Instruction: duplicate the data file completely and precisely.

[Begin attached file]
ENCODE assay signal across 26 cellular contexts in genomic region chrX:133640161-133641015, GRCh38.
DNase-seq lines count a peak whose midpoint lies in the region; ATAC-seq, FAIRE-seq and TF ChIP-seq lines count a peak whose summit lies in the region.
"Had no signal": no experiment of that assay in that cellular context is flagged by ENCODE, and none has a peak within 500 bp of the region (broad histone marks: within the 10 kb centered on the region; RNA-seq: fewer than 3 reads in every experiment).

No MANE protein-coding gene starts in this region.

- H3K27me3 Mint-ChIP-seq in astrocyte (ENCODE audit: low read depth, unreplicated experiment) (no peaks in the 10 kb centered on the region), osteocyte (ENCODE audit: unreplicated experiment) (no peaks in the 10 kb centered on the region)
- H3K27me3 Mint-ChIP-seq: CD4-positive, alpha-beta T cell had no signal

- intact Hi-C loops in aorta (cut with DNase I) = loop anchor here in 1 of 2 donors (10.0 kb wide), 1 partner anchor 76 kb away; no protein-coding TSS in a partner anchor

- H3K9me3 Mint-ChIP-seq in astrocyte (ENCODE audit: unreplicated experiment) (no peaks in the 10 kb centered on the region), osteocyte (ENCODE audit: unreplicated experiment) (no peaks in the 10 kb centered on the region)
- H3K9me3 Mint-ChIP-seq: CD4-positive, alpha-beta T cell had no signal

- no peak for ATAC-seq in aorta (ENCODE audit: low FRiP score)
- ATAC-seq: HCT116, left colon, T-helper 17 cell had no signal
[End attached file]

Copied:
ENCODE assay signal across 26 cellular contexts in genomic region chrX:133640161-133641015, GRCh38.
DNase-seq lines count a peak whose midpoint lies in the region; ATAC-seq, FAIRE-seq and TF ChIP-seq lines count a peak whose summit lies in the region.
"Had no signal": no experiment of that assay in that cellular context is flagged by ENCODE, and none has a peak within 500 bp of the region (broad histone marks: within the 10 kb centered on the region; RNA-seq: fewer than 3 reads in every experiment).

No MANE protein-coding gene starts in this region.

- H3K27me3 Mint-ChIP-seq in astrocyte (ENCODE audit: low read depth, unreplicated experiment) (no peaks in the 10 kb centered on the region), osteocyte (ENCODE audit: unreplicated experiment) (no peaks in the 10 kb centered on the region)
- H3K27me3 Mint-ChIP-seq: CD4-positive, alpha-beta T cell had no signal

- intact Hi-C loops in aorta (cut with DNase I) = loop anchor here in 1 of 2 donors (10.0 kb wide), 1 partner anchor 76 kb away; no protein-coding TSS in a partner anchor

- H3K9me3 Mint-ChIP-seq in astrocyte (ENCODE audit: unreplicated experiment) (no peaks in the 10 kb centered on the region), osteocyte (ENCODE audit: unreplicated experiment) (no peaks in the 10 kb centered on the region)
- H3K9me3 Mint-ChIP-seq: CD4-positive, alpha-beta T cell had no signal

- no peak for ATAC-seq in aorta (ENCODE audit: low FRiP score)
- ATAC-seq: HCT116, left colon, T-helper 17 cell had no signal